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Creating Space and Resources for Black Americans

Dr. Jessica LoPresti, PhD
WhiteFlag Chief Medical Officer
As a clinical psychologist, I spend significant time focused on arming Black Americans with the resources, coping skills, and resilience to thrive in a society where the barriers are stacked high against us. In working within Black communities, as a Black woman, what I’ve found is that we are building beautiful, diverse, community-based, and values-based lives across our country and world despite the weight we carry and the barriers in front of us.

I want to focus this blog on changes to our communities and healthcare contexts that can create more space and resources for mental health and wellness for Black Americans.

The Healthcare Environment

One of the most apparent symbols of lack of inclusion lies within healthcare settings. Walking into a hospital, community health center, physician’s or therapist’s office where Black Americans are not represented is a sign that Black Americans do not belong in that setting. Lack of representation can be characterized as an environmental microaggression and is connected to the lack of access to quality and effective mental healthcare for Black Americans.

1. Hire more people of color in your healthcare settings.
2. Train healthcare providers and staff in inclusive and culturally responsive practice.
3. Retain healthcare professionals of color by ensuring that the work environment is inclusive and equitable.
What are we teaching our children?

Children are the cornerstone of building a society where people thrive regardless of racial identity. Something that is often misunderstood is how we should be teaching our children about race and racism. Sadly, race and racism are there, whether we teach our children how to talk about it or not. In fact, children of color experience racism and are aware of those experiences as early as 3 years old. We can teach our children about race and racism in a developmentally appropriate way which will ensure that all of our children receive equitable access to education and opportunity.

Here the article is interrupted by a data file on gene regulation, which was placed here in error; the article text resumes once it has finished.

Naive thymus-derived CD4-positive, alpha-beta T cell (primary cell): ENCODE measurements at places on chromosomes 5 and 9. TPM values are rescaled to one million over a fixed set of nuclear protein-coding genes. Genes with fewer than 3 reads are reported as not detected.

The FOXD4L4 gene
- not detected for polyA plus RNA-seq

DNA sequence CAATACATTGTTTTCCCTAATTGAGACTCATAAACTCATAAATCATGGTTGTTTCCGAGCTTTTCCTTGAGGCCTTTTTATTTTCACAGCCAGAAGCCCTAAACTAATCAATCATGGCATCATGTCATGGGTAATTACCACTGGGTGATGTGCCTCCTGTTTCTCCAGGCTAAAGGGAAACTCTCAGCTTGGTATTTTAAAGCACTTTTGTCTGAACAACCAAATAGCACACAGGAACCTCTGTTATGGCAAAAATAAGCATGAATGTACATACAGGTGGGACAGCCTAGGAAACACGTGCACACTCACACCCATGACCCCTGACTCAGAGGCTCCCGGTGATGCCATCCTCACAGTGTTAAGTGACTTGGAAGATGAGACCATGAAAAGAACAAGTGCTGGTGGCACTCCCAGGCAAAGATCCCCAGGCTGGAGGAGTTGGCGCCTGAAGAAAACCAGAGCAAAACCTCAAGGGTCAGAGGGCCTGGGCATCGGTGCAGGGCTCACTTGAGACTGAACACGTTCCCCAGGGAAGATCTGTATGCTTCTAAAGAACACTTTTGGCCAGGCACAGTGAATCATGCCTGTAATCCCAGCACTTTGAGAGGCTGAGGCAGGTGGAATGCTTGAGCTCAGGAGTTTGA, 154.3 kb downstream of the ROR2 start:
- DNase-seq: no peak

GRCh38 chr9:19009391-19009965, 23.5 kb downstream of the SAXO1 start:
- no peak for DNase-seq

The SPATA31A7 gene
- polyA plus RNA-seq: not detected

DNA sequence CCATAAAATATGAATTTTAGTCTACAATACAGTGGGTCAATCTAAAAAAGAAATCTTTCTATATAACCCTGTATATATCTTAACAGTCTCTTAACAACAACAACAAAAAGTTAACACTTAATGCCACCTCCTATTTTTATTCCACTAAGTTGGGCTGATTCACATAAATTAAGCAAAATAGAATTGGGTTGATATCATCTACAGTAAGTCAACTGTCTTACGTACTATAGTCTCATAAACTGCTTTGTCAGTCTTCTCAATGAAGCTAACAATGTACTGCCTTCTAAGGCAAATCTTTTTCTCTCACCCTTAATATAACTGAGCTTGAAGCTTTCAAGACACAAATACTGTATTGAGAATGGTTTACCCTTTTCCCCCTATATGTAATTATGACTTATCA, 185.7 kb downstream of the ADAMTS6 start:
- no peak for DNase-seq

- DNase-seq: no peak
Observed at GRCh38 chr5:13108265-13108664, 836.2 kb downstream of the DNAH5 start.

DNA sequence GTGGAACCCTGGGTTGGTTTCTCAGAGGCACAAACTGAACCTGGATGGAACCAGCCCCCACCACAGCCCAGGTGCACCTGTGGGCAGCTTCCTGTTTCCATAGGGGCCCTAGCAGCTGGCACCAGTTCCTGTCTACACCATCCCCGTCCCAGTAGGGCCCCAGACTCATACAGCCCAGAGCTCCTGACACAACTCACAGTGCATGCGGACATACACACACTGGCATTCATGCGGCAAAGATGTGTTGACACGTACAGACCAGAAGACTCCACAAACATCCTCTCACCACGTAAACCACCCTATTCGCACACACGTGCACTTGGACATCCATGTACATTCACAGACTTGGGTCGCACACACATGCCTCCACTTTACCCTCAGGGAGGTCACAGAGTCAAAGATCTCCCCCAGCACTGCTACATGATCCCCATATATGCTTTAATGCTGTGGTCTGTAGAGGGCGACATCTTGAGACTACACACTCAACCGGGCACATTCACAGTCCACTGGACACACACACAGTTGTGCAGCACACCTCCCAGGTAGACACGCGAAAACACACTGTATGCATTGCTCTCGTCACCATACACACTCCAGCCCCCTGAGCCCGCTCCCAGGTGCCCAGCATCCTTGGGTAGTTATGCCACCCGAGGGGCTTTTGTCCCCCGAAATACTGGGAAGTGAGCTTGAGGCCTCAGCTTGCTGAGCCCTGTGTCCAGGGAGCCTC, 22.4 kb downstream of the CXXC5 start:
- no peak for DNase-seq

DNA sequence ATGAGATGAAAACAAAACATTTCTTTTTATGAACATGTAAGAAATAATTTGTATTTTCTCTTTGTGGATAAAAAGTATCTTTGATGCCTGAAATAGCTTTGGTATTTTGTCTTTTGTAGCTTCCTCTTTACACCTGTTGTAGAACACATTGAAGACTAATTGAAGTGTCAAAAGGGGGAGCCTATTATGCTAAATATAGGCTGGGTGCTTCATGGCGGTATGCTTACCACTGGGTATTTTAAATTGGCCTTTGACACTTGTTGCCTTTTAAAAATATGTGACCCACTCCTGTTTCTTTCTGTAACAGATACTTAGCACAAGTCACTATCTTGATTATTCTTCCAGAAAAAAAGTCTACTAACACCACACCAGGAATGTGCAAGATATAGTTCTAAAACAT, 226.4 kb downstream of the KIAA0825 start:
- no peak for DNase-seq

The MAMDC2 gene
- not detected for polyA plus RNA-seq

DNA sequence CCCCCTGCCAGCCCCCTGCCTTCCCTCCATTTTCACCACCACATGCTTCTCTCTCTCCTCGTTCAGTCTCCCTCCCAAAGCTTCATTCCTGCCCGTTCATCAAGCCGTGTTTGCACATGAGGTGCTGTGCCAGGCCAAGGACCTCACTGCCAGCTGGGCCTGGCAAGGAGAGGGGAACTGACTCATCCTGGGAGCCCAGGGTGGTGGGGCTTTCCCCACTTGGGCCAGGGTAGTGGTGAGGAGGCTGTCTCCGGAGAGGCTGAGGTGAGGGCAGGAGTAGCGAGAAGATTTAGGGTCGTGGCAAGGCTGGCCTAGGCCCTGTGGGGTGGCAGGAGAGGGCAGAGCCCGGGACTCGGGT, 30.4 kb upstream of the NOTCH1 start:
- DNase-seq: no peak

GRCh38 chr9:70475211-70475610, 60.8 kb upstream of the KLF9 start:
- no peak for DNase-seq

1. Introduce your children to diverse racial identities through books, television, and film.
2. Teach your children about the contributions made to our country and world by people of color.
3. And yes, teach them about racism. You can start by teaching them about the history of our country in an honest way. Knowledge ensures that we do not repeat past mistakes as a society.

Access to Resources

Upward mobility is inextricably linked to access to resources. Within your communities, workplaces, and healthcare settings, think about resources that have helped you thrive. Often these resources include financial privilege, access to quality healthcare, tutoring, safety, nourishing food, clean water, and support systems. By and large, Black Americans do not have equitable access to many of the resources that are germane to health and wellness. Try thinking about the resources you have access to and how you can widen that access to others, especially folks and communities of color.

The last thing I’ll say. Often, from my space of much privilege, I try to remember that I should be listening more to people around me who have different experiences in the world than me. Reminding myself that it is always possible that my perspective is not the only perspective or necessarily the right perspective leads to positive change in me and those around me.

Let’s continue to celebrate that richness, beauty, and diversity of Black culture through our words and deeds.


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